By using key performance indicators, levels of accidents, absenteeism and other incidents can be measured over time.
By keeping information such as the number of tests carried out and why, the number of positive results and so on, the policies and procedures can be amended to suit requirements.
Top 10 drink-drive myths
1. My drivers would never drive after drinking
Not that evening, perhaps, but it may surprise you to hear that they DO drink-drive regularly – the morning after.
Almost one in five of the 90,000 drivers convicted of drink-driving each year are on their way to, or at, work the next day.
Many of these drivers say they feel OK to drive and are amazed to be convicted of something they honestly believed they would never do.
In the worst case scenario the company could be liable.
2. It’s not in my vehicle
It doesn’t matter if they are in their own vehicle or yours.
If the journey purpose is work related you, the employer, can be deemed responsible for anything that goes wrong.
At worst, we are talking corporate manslaughter. In liveried vehicles there is the added issue of public perception – negative company image.
3. You have to be over the limit to be convicted
Don’t think you’re OK if your driver is under the ‘limit’.
The UK limit of 80mg/100ml of blood is very high compared with most of Europe where it is 50mg/100ml.
Most of us are significantly impaired below this level. If we are shown to be impaired, that’s still a year’s ban.
Many police services are honing their skills at field impairment testing.
4. You would have to drink loads to be over the limit the next day
Not so – four pints or three glasses of wine the night before may still be there next morning. The later you start drinking and the earlier you start driving, the greater the risk.
5. Everybody knows how long it takes to clear alcohol from the body so there’s no excuse
Really? Try this – you go out at 9pm, start off with a pint of lager or, if you prefer, a large gin and tonic, then have three glasses of wine over the course of a meal.
Then you round the evening off with a whisky.
When will you be alcohol-free and therefore OK to drive – 3am, 6am, 11am or 3pm the next day? If you are wrong, your licence is at risk.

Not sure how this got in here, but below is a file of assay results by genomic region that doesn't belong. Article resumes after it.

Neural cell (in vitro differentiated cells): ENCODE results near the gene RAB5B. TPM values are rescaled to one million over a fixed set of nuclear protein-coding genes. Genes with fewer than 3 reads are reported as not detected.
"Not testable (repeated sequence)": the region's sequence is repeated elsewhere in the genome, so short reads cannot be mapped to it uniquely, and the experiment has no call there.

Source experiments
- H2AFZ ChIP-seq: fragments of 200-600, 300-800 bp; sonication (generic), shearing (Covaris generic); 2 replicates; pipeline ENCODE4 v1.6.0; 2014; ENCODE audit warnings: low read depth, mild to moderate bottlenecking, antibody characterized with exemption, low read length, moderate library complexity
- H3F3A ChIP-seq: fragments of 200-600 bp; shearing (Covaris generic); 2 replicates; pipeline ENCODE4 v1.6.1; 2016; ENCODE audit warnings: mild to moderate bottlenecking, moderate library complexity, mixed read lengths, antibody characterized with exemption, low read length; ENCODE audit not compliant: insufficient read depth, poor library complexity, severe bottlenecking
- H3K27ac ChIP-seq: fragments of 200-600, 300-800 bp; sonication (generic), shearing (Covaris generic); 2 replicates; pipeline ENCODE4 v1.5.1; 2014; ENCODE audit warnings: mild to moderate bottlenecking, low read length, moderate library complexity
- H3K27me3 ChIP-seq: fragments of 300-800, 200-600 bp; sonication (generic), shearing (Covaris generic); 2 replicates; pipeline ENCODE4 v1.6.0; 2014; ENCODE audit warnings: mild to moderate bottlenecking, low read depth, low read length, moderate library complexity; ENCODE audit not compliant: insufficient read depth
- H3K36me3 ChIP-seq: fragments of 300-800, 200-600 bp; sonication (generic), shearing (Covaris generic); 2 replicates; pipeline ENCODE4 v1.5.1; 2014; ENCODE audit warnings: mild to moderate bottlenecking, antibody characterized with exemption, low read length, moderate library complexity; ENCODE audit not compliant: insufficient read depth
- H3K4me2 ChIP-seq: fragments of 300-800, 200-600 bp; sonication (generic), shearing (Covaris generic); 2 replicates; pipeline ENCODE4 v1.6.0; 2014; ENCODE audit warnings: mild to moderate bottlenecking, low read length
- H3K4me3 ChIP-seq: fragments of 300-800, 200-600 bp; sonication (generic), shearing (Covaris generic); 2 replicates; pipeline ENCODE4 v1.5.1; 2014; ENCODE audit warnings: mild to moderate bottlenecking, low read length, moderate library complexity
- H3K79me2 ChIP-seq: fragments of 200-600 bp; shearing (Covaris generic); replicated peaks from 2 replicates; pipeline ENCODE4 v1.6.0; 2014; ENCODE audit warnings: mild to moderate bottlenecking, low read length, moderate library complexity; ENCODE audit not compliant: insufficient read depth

6. People who get convicted for drink-driving must drink loads
In a recent research project of 1,000 drinking weeks of convicted drink-drivers it was found that the average weekly consumption was 36 units per week. The recommended amount for an adult male equates to 28 units.
7. We have a policy which says don’t drink-drive, so we’re covered
Don’t drink-drive is an objective of your policy – an outcome, not the policy itself.
On its own a policy, however extensive, is not enough.
The Government says “if a company trains and does checkups on its drivers and then a driver, against the advice given causes an accident, the company can say ‘we have done all that is reasonable’ (John Gilbert, Home Office).
But you have to go the extra mile.
Thames Trains (Paddington Inquiry) failed to take a “readily achievable step” in that they failed to train the driver enough. Education is the key.
8. Writing a policy is so complicated and fraught with legal loopholes - I don’t have time
Many people make policies more complicated than they need to be.
A policy is a journey, not an event.
The first version would be reviewed and updated every couple of years to keep pace with changes.
9. It’s only a problem at Christmas and New Year June is the peak time for drink-drive convictions.
The reasons are varied but more drinking occasions, longer drinking episodes and hot weather are some of the factors. At Christmas and New Year we do more planned events such as company parties, or going to Aunty Mary’s for Boxing Day, etc.
10. You have to be driving a vehicle to be convicted
No you don’t, you only have to be in charge – ie, be with the vehicle and have the keys.
It’s the only place in English law where you have to prove you were not going to drive.
Everywhere else it is the responsibility of the prosecution to prove you were.